Other nationally recognized price benchmarks surveyed by LBNL came out at $2.80 to $4.50/watt for residential systems and $1.70 to $4.10/watt for non-residential systems, ranges similar to SEPA's findings.
The SEPA research turned up one consistent factor in price variations.
There is “a laundry list” of things that could be impacting PV prices but “the lack of price visibility seems to be involved in all the state-to-state residential system price variability,” Myers said. In the larger system size market segments, there is more visibility and less price variation, she explained.
“There is not a lot of pricing visibility available to residential consumers,” she said. Online marketplaces often offer comparisons but they are typically limited to “a small subset of local contractors who know each other’s prices.”
But the EnergySage information used by SEPA is of a different sort, according to the report.
"While other solar-related websites have exclusive partnerships with one or two installers," it reads, "EnergySage partners with hundreds of prescreened solar installers across the country to provide a diversity of pricing information."
But beside the EnergySage data, there is even less visibility into other states' or other regions' prices.
Larger industrial customers and utilities have procurement experts and guidelines, competitive bidding processes, and a network of solar industry contacts to provide quotes, Myers said. A residential consumer’s access to price comparisons is much more limited.
Correlations between electricity prices and PV prices are also likely a product of the visibility factor, the SEPA researchers believe.
The electricity price moves only weakly with residential PV prices but more, though only moderately, with C&I PV prices. The electricity price, however, correlates strongly with utility-scale PV pricing.
“In places where there is a procurement expert, there might be more sophistication in understanding market prices,” Kassakhian said. “We don’t have a metric of visibility but we surmise that is what is going on.”
EnergySage's Aggarwal hesitantly agreed. “Based on the data we have, we know the reasons for pricing behaviors is a something of mystery, but we do not object to SEPA’s analysis and conclusions.”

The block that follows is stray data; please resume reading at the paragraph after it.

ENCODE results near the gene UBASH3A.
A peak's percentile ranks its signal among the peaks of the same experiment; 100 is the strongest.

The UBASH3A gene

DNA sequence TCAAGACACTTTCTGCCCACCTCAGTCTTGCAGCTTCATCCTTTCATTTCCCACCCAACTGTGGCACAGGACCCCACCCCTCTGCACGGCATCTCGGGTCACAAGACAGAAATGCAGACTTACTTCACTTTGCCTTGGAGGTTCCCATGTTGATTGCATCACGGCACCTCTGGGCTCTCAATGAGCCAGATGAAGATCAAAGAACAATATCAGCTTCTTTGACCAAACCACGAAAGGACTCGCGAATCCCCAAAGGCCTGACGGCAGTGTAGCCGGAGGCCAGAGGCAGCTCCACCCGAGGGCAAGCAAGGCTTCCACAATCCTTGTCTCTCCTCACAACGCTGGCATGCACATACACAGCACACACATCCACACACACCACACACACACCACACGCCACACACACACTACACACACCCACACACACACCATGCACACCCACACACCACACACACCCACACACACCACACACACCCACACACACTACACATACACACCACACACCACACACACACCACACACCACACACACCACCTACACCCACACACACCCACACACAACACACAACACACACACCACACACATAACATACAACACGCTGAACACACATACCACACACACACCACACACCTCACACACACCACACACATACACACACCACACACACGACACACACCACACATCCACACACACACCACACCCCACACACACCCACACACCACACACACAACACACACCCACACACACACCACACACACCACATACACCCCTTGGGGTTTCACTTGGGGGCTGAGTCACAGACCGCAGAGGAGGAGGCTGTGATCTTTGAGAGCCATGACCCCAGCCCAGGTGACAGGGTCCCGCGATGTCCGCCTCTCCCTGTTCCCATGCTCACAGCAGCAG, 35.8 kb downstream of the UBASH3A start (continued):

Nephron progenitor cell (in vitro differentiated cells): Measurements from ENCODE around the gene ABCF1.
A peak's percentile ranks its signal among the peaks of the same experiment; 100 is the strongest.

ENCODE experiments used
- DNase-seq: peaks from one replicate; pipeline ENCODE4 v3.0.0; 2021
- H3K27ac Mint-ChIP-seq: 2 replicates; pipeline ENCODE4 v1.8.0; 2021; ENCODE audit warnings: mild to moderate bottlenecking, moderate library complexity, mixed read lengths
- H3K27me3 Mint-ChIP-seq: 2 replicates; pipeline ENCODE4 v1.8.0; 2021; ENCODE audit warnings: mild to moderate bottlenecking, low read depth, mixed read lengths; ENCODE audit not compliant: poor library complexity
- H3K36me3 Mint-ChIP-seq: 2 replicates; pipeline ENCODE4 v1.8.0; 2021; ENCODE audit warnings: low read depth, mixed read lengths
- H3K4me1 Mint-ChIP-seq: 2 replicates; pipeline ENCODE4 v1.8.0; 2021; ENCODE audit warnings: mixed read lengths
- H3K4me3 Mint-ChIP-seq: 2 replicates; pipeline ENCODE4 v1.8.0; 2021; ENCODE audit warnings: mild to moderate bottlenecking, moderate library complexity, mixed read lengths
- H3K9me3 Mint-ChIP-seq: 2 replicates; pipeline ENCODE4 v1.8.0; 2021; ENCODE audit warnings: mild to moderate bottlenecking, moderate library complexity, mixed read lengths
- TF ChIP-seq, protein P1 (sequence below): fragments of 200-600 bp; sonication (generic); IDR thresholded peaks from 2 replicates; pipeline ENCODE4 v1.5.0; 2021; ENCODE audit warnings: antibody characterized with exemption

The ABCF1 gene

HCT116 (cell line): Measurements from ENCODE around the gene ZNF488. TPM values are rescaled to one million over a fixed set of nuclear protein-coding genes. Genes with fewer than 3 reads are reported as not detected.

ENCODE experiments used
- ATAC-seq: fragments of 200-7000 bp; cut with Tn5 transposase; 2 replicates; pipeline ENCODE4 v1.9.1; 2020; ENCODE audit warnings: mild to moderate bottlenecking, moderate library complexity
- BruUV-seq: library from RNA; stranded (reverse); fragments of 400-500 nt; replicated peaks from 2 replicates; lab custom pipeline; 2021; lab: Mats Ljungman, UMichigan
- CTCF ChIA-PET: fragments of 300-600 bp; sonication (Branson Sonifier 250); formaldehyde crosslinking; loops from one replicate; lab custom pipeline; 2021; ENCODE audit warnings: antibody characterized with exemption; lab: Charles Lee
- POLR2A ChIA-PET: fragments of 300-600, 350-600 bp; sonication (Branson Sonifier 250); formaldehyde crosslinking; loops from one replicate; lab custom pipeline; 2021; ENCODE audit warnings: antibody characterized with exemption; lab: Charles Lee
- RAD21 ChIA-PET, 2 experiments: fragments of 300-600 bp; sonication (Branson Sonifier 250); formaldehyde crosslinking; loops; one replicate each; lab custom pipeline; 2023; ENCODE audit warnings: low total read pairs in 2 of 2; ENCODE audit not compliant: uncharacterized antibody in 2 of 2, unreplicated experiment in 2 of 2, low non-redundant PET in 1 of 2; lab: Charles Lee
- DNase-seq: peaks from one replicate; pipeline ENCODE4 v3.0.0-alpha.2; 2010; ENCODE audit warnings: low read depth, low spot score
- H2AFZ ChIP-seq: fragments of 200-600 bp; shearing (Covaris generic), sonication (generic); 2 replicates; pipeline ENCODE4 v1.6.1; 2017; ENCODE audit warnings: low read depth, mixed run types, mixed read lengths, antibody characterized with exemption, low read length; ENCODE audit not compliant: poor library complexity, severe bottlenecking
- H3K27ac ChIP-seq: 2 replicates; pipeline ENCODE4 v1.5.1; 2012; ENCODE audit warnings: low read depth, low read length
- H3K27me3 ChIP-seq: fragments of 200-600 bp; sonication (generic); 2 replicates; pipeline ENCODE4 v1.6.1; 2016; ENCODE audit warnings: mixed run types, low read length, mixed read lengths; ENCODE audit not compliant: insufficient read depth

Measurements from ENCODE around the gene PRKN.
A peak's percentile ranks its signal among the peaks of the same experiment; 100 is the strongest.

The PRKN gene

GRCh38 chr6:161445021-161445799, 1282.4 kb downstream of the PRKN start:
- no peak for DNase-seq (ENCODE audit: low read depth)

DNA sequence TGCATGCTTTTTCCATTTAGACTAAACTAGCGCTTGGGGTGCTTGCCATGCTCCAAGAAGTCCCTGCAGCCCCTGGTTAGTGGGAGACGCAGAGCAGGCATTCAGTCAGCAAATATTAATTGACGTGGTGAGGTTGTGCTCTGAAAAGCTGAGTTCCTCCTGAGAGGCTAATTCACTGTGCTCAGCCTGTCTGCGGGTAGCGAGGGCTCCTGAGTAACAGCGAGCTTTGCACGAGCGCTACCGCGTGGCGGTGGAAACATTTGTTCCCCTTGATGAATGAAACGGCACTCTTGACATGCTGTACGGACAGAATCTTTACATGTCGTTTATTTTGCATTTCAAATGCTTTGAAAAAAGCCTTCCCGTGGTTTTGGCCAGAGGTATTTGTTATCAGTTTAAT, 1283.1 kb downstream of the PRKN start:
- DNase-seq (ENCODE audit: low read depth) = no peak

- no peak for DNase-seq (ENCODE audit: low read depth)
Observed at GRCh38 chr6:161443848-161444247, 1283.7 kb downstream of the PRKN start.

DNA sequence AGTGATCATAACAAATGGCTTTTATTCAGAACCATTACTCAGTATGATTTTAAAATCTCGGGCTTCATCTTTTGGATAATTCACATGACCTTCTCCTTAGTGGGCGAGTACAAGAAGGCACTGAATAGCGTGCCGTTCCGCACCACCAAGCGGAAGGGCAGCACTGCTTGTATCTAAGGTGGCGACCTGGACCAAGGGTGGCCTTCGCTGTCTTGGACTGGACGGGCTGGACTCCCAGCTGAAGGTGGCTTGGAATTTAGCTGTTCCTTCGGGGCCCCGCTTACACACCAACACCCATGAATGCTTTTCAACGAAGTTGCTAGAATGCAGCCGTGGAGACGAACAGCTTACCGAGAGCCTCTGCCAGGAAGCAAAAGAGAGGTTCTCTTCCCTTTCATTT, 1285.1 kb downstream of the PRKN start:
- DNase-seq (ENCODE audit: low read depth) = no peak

The narrowing gaps
The SEPA study also turned up one overarching data-driven conclusion.
“Prices do cluster in the $3/watt to $4/watt range in residential and the $2/watt to $3/watt range in the larger market segments,” Kassakhian said.
Florida’s very low $2.51/watt price and Washington state’s very high $4.43/watt price are outliers, he added. “This research adds to others' findings, providing confidence that prices are starting to cluster in these affordable ranges.”
This SEPA conclusion was corroborated in LBNL’s research. “Variability has narrowed over time,” Barbose said.
Since about 2010, the data shows a slow but steady narrowing in dispersion of prices, he observed. “One interpretation is that markets are maturing.”
Customers are becoming more informed and installers are becoming more competitive, Barbose added. “These are things we would expect to see in a maturing market. But the data is not granular and specific enough to make that interpretation with certainty.”
Aggarwal agreed. “Right now the price gap is still substantial, about 20% to 25%, but when we started keeping track it was almost 50%, so it is narrowing. As transparency becomes the norm, as it is in products like travel and cars, the gap will narrow and the price will revert to the mean.”
A call for data
Appendix B of the SEPA paper provides the “laundry list” of possible price drivers that the researchers did not have adequate data on to fully assess, Kassakhian said.
"We seek partners willing to share cost component information for one or all of these individual costs,” Appendix B declares. It then lists:
- Hardware Costs, including modules, inverters, racking and other balance of system and installation equipment
- Soft costs, including customer acquisition, permitting and commissioning expenses, installation labor, financing, and supply chain expenses
- Other costs, including profit and other overhead costs, sales and other taxes, and siting expenses
A Feb. 11 SEPA webinar will advance discussion of those topics and address some key takeaway questions from the report, including:
- Average state/regional utility-scale PV pricing from 2014-2015
- Regional/state impacts of pricing factors including: labor, incentives, policies, and rates
- Multi-sector PV market trends
- New applications of technology and data analytics for compliance and program design
“This work has in many ways raised more questions than answers and we hope the call for data in Appendix B will bring new information to help answer some of the questions,” Myers said.
Correction: An earlier version of this article implied that the EnergySage online marketplace was limited to a small subset of local installers, when it in fact partners with hundreds of installers across the country to provide fuller information on pricing. The original version also misstated the focus points of the Feb. 11 SEPA webinar.